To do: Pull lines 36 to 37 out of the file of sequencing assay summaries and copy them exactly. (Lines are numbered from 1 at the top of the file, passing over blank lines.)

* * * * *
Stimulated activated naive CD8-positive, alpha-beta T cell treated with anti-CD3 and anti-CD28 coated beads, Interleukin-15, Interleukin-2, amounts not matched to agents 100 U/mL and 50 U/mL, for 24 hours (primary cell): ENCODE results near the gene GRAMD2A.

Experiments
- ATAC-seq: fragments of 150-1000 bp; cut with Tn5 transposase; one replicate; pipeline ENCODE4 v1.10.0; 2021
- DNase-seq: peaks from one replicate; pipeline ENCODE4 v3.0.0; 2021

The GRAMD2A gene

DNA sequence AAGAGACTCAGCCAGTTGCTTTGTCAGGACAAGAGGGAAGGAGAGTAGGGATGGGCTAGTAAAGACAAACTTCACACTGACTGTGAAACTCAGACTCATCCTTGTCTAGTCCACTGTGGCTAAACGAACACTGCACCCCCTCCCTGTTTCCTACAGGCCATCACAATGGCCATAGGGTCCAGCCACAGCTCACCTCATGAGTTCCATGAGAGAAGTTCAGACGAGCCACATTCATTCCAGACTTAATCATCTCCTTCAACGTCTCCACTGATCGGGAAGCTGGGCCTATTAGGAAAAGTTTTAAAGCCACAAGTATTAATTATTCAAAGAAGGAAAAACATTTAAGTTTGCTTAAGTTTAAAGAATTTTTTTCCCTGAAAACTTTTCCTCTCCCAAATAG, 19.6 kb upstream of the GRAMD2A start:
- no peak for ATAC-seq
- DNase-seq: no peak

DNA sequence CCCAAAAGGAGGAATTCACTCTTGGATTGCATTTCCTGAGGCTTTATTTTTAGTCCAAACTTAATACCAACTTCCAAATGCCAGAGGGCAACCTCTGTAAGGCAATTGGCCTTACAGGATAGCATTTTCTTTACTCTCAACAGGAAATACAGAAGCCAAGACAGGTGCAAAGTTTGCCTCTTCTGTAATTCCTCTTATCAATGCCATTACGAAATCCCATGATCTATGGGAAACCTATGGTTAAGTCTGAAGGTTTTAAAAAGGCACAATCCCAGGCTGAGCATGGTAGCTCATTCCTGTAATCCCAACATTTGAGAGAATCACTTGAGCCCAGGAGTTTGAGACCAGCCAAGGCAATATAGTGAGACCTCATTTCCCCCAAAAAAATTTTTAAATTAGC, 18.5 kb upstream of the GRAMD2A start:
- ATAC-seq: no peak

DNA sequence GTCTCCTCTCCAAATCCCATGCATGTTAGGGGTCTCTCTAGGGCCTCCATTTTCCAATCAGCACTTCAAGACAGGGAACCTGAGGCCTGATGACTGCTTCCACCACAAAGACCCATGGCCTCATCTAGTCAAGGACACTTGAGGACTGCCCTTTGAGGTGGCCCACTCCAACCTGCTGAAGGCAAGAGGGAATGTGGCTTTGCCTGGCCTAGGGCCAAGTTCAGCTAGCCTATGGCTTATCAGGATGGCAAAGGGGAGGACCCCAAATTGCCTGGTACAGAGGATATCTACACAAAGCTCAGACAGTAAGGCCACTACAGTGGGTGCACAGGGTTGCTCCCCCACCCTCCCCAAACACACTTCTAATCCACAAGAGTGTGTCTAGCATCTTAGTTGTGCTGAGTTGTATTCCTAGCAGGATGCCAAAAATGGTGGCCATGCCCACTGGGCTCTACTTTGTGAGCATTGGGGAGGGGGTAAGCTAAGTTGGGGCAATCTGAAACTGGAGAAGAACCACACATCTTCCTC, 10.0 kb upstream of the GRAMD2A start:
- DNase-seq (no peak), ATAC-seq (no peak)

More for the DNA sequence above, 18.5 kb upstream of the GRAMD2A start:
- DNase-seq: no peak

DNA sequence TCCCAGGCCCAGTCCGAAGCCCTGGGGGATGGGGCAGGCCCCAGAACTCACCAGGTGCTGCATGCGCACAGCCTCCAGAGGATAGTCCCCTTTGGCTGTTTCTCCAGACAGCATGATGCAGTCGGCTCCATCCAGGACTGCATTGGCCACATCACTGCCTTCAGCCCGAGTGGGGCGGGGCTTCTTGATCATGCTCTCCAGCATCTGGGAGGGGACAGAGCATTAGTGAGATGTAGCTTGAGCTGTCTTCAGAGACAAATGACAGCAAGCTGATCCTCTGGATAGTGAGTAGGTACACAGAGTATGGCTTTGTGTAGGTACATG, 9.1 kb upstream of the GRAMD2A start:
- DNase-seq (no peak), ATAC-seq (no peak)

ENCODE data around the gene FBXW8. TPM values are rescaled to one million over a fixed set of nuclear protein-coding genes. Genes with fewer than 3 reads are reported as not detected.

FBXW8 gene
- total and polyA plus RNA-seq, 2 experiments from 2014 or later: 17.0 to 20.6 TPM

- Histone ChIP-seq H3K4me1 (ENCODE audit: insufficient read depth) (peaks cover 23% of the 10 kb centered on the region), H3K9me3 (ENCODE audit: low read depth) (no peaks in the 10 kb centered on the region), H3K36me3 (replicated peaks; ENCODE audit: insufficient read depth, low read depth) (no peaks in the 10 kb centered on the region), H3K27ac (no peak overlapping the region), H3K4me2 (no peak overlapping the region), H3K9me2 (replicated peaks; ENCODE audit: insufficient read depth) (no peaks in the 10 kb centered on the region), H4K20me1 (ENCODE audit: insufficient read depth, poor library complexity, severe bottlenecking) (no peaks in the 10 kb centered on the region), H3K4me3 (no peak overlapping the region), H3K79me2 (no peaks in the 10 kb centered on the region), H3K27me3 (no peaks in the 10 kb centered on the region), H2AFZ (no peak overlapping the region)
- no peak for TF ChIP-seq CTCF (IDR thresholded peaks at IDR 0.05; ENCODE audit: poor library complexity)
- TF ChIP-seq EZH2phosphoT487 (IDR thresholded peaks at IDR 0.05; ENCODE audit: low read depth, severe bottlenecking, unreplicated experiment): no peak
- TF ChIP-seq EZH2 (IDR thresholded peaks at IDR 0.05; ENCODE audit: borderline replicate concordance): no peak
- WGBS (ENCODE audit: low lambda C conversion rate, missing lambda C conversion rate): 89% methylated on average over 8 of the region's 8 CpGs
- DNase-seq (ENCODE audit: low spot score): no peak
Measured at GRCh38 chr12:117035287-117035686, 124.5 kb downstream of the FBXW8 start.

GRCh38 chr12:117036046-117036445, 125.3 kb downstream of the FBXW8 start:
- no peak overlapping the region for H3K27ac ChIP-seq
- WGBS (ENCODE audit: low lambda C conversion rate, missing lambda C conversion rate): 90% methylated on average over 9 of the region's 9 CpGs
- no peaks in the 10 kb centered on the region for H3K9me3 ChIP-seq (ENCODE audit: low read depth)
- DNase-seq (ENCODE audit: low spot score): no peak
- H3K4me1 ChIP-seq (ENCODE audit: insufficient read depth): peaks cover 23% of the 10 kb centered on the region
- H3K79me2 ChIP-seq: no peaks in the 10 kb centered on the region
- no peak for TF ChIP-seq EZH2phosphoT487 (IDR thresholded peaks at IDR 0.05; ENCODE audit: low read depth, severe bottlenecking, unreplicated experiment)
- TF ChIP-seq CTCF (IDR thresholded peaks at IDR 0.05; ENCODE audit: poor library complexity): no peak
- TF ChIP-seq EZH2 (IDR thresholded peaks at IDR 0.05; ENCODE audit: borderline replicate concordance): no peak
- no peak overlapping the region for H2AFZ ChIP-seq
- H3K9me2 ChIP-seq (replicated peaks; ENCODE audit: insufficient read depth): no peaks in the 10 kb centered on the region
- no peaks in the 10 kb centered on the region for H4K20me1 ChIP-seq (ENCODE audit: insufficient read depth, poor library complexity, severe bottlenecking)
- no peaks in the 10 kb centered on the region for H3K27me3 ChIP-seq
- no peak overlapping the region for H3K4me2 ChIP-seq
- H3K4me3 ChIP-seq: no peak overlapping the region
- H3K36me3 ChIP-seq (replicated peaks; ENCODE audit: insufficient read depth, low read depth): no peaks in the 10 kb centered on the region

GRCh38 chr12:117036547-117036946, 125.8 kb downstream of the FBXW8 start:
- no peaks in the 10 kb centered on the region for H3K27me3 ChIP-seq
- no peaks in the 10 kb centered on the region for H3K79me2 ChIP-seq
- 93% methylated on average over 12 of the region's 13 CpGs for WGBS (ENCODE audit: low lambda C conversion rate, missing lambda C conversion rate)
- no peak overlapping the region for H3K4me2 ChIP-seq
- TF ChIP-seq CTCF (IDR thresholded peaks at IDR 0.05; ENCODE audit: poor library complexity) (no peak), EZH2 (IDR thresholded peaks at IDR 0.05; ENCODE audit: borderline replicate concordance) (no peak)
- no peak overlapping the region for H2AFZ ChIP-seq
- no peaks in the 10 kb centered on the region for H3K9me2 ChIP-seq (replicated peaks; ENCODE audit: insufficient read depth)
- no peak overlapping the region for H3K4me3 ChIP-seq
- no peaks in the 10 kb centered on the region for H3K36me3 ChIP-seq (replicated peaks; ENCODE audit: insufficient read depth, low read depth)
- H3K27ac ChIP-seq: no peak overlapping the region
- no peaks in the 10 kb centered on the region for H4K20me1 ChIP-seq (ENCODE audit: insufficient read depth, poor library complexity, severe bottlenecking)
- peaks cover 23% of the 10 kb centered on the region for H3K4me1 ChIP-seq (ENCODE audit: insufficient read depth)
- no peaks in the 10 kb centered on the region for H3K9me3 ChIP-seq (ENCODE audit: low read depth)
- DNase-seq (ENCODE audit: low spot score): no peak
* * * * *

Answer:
- TF ChIP-seq EZH2 (IDR thresholded peaks at IDR 0.05; ENCODE audit: borderline replicate concordance): no peak
- no peak overlapping the region for H2AFZ ChIP-seq